« PreviousContinue »
than of the judgment, and practice, and concernments of the universal church. He knoweth not how to prefer the judgments and holiness of some that he thinketh more excellent than the rest, without much undervaluing and censuring of all others that are not of their opinion: he cannot choose the actual local communion of the best society, without some unjust contempt of others, or separation from them. He hath not so much knowledge as may sufficiently acquaint him with his ignorance; and therefore he is apt to be unreasonably confident of his present apprehensions, and to think verily that all his own conceptions are the certain truth; and to think them ignorant, or ungodly, or very weak at least, that differ from him. For he hath not thoroughly and impartially studied all that may be said on the other side. The authority of his chosen teacher and sect, is greater with him (if he fall into that way) than the authority of all the most wise and holy persons in the world besides. What the Scripture speaketh of the unbelieving world, he is apt to apply to all those of the church of Christ, that are not of his mind and party. And when Christ commandeth us to come out of the world, he is prone to understand it of coming out from the church into some stricter and narrower society; and is apt with the papists, to appropriate the name and privileges of the church, to his party alone, and to condemn all others. Especially if the church-governors be carnal and self-seeking, or otherwise very culpable; and if discipline be neglected, and if profaneness be not sufficiently discountenanced, and godliness promoted, he thinketh that such a church is no church, but a profane society. God hath taught him by repentance to see the mischief of ungodliness, but he yet wanteth that experience which is needful to make him know the mischief of church divisions. He had too much experience himself, of the evil of profaneness before his conversion; but he hath not tried the evil of schism; and without some sad experience of its fruits, in himself or others, he will hardly know it as it should be known: because it is the custom of some malignant enemies of godliness, to call the godly heretics, schismatics, factious sectaries, &c. therefore the very names do come into credit with him; and he thinks there are no such persons in the world, or that there is no danger of any such crimes, till he be taught by sad experience, that the professors of sincerity are in as much danger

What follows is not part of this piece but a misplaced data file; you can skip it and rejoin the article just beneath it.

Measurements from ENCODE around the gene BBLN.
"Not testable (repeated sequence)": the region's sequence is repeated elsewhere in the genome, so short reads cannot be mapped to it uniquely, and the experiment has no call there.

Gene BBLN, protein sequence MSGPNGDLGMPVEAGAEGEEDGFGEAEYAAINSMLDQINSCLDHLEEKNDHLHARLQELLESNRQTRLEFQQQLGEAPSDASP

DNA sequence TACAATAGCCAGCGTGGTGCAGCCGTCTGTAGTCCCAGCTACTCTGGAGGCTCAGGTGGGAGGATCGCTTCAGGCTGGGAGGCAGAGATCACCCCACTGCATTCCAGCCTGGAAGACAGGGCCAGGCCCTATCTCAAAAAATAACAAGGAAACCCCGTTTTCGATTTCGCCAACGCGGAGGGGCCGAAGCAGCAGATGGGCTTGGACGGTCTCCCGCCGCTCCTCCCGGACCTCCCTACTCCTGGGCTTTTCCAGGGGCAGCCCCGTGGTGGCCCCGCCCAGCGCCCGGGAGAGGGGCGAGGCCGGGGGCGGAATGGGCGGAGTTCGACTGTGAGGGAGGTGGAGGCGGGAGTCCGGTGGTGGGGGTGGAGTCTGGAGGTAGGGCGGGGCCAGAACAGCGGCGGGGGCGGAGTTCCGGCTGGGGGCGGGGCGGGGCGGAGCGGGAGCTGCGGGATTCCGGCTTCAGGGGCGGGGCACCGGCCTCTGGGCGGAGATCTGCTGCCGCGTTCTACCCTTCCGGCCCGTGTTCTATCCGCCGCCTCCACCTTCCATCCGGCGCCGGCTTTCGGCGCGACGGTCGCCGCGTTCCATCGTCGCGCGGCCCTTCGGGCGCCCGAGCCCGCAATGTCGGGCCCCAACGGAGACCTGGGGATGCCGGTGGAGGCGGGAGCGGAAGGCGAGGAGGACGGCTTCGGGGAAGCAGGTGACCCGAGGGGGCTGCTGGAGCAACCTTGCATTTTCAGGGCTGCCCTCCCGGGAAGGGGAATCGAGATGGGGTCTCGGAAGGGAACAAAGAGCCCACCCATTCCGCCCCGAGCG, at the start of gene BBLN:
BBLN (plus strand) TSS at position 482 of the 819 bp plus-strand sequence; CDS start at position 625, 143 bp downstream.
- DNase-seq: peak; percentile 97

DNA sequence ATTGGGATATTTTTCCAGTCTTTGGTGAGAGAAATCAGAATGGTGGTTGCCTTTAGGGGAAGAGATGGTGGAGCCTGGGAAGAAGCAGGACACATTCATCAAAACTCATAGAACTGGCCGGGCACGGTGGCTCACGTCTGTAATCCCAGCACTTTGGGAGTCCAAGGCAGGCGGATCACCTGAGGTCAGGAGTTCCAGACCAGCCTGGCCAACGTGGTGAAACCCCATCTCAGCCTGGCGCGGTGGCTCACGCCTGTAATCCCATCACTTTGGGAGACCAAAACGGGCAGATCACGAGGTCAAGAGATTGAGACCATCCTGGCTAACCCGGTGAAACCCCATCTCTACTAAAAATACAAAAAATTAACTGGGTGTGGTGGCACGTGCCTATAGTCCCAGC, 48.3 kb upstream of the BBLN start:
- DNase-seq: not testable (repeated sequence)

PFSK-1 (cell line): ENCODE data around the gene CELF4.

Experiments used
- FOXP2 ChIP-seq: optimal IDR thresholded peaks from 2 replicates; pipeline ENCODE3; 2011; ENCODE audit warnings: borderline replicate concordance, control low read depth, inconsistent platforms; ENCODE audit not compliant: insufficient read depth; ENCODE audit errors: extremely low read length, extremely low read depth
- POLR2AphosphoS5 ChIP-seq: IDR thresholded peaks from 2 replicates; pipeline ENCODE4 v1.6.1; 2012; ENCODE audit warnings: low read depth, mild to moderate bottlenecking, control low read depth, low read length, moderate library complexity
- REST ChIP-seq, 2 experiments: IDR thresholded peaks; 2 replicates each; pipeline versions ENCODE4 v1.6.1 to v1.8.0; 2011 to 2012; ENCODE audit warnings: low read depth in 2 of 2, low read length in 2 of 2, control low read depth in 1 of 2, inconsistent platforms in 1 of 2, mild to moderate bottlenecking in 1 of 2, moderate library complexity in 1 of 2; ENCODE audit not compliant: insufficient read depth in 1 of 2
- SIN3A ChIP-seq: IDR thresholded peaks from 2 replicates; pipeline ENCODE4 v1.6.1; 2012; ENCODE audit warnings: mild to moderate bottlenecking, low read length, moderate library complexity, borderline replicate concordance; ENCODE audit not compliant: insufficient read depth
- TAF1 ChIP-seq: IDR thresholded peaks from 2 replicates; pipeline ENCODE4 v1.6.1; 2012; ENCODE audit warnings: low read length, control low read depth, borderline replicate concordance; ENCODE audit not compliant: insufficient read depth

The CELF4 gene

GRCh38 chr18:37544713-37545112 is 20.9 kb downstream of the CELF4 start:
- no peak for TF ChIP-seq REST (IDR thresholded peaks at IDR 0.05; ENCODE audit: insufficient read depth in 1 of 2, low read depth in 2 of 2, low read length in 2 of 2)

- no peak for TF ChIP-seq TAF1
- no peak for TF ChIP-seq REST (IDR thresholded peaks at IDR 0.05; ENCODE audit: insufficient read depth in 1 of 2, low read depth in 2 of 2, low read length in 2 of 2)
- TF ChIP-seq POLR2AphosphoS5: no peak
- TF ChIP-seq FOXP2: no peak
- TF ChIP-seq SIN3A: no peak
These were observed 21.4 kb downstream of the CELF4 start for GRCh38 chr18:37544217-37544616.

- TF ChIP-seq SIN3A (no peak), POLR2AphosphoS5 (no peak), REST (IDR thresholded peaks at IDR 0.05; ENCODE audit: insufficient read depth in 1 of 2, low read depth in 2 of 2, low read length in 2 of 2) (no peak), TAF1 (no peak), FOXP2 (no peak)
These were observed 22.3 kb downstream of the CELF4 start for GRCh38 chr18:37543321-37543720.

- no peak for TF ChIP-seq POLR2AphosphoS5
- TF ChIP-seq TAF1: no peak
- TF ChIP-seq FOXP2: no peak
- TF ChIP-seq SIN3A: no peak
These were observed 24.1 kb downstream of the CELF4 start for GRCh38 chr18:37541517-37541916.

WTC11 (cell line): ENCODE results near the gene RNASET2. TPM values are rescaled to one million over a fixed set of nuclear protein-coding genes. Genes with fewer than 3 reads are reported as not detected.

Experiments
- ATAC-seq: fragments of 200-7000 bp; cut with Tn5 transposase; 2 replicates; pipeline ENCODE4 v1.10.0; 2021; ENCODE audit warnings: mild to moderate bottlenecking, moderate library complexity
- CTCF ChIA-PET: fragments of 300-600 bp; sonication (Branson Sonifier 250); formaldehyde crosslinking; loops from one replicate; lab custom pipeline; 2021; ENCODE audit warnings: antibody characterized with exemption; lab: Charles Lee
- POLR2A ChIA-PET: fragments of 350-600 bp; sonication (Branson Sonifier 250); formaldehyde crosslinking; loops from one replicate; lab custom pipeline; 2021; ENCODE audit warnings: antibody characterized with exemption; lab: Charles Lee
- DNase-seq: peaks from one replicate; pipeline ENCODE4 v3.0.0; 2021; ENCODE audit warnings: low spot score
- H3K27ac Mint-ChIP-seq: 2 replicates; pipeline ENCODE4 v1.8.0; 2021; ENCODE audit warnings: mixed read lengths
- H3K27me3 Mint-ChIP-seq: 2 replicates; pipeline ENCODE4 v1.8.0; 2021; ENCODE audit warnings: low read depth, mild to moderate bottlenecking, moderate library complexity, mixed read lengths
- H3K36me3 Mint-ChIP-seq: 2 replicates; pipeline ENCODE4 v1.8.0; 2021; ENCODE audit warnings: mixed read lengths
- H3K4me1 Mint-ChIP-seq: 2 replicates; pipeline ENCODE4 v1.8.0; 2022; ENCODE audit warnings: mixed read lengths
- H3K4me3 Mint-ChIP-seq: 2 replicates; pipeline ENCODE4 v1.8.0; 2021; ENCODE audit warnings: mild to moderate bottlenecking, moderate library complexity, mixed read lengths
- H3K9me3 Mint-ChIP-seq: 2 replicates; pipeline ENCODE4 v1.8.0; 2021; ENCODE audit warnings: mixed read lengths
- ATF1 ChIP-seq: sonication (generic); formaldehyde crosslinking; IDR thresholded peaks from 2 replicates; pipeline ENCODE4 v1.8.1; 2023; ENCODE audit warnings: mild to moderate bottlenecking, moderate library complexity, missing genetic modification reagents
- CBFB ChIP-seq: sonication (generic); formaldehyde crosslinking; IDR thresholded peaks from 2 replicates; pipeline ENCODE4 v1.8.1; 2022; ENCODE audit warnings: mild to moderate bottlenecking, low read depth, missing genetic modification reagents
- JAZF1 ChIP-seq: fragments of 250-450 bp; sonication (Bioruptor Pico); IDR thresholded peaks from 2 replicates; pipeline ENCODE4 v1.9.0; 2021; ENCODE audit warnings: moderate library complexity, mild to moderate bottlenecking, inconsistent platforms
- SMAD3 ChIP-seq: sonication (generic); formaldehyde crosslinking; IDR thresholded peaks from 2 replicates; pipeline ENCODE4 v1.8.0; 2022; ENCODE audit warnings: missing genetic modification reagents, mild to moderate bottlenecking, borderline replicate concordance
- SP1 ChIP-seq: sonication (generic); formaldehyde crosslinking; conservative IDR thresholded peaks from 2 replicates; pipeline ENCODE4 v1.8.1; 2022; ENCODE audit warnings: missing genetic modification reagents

on that side as on the other; and that the church, as well as Christ, doth suffer between two thieves, the profane and the dividers. Paul was unjustly called the ringleader of a sect, Acts xxiv. 5.), and Christianity called a heresy and a sect, every where spoken against; Acts xxviii. 22. xxiv. 14. But for all that, heresy is a fruit of the flesh, (Gal. v. 20.) and some of them called damnable; (2 Pet. ii. 1.) and they are the trial of the church, to difference the approved members from the chaff; 1 Cor. xi. 19. And an obstinate heretic is to be avoided by true believers; Titus iii. 10. And the Pharisees and Sadducees are well reputed to be several sects; Acts v. 17. xv. 5. xxvi. 5. And dividers and divisions are justly branded as aforesaid. There must be no schism in the body of Christ; 1 Cor. xii. 25. The following of selected teachers, in a way of division from the rest, or opposition to them, doth shew, that men are carnal in too great a measure, though it be not in predominancy, as in the profane. “And I, brethren, could not speak unto you as unto spiritual, but as unto carnal, as unto babes in Christ. I have fed you with milk, and not with meat; for hitherto ye were not able to bear it, neither yet now are ye able, for ye are yet carnal. For whereas there is among you envying, and strife, and divisions, are ye not carnal, and walk as men? For while one saith, I am of Paul, and another, I am of Apollos, are ye not carnal?" 2 Cor. iii. 1-3. How much more when he that is for Paul doth censure and rail at Cephas and Apollos? He that hath seen the course of men professing godliness in England in this age, may easily and sadly know how prone weak Christians are to unjust separations and divisions, and what are the effects. He that had heard many zealous in prayer, and other duties, and the next year see them turning Quakers, and railing in the open congregations at the most able, holy, self-denying ministers of Christ, and at their flocks, with a Come down thou deceiver, thou hireling, thou wolf, ye are all greedy dogs,' &c. and shall see how yet poor souls run into that reviling, and irrational sect (to say nothing of all other sects among us,) will no longer doubt whether the weak be inclined to schism, but will rather lament the dangerousness of their station; and know that all is not done when a sinner is converted from an ungodly state. Study the reason of those three texts; Ephes. iv. 13-16. "For the edifying the body of Christ, till we all come in the unity of